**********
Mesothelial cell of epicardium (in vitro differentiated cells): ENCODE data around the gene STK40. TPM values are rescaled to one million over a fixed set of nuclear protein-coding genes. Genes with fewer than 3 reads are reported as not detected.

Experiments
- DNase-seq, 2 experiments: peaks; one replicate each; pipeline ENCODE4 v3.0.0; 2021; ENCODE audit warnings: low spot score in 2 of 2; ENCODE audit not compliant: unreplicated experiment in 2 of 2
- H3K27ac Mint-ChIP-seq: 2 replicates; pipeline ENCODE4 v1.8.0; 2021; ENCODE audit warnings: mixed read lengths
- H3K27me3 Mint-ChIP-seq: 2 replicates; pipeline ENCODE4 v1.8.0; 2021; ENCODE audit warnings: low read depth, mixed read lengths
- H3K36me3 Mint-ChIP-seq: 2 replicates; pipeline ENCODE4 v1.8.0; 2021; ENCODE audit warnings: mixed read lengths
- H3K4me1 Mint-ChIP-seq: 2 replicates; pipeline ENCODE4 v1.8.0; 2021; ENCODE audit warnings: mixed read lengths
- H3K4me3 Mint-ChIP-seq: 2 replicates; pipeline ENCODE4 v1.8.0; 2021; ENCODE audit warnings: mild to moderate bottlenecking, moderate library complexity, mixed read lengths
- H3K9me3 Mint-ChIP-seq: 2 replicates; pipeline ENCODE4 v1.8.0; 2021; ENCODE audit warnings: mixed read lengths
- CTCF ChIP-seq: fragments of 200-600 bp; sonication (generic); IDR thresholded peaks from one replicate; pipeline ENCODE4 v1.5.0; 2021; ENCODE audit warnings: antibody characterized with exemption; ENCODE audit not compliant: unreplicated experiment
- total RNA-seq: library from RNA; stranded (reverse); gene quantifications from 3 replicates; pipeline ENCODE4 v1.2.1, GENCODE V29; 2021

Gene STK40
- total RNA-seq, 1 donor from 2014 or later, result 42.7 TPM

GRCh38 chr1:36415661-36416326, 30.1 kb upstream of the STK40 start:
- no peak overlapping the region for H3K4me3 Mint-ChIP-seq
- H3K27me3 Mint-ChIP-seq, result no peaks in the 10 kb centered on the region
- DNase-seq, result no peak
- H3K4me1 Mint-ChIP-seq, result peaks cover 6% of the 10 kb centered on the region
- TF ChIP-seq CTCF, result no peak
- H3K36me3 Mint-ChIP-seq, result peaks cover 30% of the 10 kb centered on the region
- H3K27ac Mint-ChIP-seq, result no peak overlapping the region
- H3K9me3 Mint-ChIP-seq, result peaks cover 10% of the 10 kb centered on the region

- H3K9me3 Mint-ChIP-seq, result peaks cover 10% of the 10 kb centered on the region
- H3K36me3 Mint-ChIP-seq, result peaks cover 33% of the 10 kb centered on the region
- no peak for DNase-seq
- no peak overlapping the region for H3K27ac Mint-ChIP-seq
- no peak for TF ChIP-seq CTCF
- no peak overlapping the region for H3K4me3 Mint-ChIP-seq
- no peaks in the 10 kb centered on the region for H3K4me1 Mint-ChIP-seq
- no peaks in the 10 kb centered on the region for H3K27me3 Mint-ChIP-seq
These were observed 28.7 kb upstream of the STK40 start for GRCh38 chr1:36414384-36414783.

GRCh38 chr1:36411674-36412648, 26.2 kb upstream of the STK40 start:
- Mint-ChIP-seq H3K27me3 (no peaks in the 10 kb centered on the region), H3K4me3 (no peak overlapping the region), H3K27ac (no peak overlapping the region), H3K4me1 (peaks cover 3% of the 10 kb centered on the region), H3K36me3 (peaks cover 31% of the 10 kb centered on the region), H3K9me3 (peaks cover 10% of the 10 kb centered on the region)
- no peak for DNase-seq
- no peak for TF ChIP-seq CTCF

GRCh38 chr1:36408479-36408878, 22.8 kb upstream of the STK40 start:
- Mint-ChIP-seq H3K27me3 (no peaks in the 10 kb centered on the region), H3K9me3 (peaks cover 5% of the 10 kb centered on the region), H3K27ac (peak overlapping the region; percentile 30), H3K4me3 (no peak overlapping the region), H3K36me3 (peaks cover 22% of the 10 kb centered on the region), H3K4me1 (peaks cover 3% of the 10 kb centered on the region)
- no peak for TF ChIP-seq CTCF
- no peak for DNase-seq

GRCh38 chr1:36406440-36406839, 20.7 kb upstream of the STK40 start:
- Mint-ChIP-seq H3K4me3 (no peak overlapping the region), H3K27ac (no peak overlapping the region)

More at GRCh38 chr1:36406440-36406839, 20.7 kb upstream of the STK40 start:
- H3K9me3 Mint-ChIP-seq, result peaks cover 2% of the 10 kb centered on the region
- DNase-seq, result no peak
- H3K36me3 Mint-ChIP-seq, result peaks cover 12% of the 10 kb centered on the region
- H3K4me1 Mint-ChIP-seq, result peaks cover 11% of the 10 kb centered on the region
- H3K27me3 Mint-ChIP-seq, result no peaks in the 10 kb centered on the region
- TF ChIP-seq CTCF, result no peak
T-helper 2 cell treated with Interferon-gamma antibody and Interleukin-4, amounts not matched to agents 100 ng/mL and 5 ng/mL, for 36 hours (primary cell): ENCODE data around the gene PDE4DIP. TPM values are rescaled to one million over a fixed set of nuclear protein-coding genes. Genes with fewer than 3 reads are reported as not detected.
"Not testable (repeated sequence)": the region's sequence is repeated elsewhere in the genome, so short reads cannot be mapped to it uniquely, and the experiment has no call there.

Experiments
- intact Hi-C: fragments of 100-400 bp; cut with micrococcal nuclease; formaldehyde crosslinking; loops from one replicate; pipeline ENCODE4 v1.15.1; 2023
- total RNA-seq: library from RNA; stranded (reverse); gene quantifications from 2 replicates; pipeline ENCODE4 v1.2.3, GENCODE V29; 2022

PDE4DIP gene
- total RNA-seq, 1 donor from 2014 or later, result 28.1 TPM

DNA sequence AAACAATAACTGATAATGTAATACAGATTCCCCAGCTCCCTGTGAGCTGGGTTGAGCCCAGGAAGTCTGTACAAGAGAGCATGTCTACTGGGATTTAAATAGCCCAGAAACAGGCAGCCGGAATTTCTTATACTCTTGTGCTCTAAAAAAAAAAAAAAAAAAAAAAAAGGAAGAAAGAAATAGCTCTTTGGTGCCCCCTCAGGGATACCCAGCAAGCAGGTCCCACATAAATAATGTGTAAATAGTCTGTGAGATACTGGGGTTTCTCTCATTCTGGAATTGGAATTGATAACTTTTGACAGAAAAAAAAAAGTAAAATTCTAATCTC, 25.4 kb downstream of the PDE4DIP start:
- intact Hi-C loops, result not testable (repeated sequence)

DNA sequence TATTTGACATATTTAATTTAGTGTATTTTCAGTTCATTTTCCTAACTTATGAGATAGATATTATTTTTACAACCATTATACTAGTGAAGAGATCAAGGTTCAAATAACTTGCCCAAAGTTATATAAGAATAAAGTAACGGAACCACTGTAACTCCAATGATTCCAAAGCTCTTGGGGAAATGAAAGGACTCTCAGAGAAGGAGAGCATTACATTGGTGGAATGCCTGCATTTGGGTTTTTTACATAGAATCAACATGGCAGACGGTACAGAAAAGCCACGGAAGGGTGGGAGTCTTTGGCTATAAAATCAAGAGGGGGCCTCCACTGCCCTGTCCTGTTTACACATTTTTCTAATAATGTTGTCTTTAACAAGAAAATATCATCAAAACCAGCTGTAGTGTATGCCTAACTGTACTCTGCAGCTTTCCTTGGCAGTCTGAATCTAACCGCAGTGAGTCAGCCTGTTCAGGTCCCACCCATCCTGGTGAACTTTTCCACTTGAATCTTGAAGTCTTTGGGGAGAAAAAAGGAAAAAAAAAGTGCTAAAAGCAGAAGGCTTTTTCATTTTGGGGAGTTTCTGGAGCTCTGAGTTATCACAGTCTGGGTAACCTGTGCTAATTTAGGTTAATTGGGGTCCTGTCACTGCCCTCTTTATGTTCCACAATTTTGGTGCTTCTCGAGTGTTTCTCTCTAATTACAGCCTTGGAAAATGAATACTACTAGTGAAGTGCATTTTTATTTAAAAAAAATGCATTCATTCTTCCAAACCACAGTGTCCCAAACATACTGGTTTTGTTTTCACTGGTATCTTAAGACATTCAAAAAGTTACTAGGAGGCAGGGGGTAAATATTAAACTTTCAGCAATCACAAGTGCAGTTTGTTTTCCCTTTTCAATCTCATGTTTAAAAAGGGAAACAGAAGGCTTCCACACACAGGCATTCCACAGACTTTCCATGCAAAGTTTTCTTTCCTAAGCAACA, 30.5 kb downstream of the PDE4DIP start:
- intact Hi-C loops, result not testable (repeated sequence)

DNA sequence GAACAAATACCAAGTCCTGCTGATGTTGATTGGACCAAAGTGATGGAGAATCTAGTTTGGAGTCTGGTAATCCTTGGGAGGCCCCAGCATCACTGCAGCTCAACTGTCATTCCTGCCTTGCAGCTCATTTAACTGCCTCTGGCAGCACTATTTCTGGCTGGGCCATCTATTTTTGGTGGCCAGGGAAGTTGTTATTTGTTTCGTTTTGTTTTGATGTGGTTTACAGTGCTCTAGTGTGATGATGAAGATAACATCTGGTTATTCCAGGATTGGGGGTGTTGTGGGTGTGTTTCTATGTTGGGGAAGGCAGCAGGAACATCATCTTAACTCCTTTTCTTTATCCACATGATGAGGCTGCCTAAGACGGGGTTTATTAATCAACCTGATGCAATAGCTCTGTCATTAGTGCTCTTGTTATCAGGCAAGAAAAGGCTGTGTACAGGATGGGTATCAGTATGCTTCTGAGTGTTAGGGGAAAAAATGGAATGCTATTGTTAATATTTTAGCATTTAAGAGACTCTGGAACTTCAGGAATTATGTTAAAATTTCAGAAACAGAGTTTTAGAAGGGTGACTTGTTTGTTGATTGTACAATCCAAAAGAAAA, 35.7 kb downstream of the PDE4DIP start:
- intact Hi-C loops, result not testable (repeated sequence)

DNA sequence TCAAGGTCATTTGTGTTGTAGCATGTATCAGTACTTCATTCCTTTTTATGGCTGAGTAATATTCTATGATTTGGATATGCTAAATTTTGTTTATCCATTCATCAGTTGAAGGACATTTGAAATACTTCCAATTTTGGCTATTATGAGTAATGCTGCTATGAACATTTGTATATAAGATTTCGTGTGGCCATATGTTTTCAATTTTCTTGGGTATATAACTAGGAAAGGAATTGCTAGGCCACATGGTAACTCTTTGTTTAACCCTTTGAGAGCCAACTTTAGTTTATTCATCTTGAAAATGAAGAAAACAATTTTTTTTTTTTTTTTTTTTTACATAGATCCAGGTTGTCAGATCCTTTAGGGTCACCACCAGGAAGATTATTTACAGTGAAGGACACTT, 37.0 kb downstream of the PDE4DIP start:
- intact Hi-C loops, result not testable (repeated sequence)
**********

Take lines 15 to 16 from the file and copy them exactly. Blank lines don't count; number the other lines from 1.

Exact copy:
- no peak overlapping the region for H3K4me3 Mint-ChIP-seq
- H3K27me3 Mint-ChIP-seq, result no peaks in the 10 kb centered on the region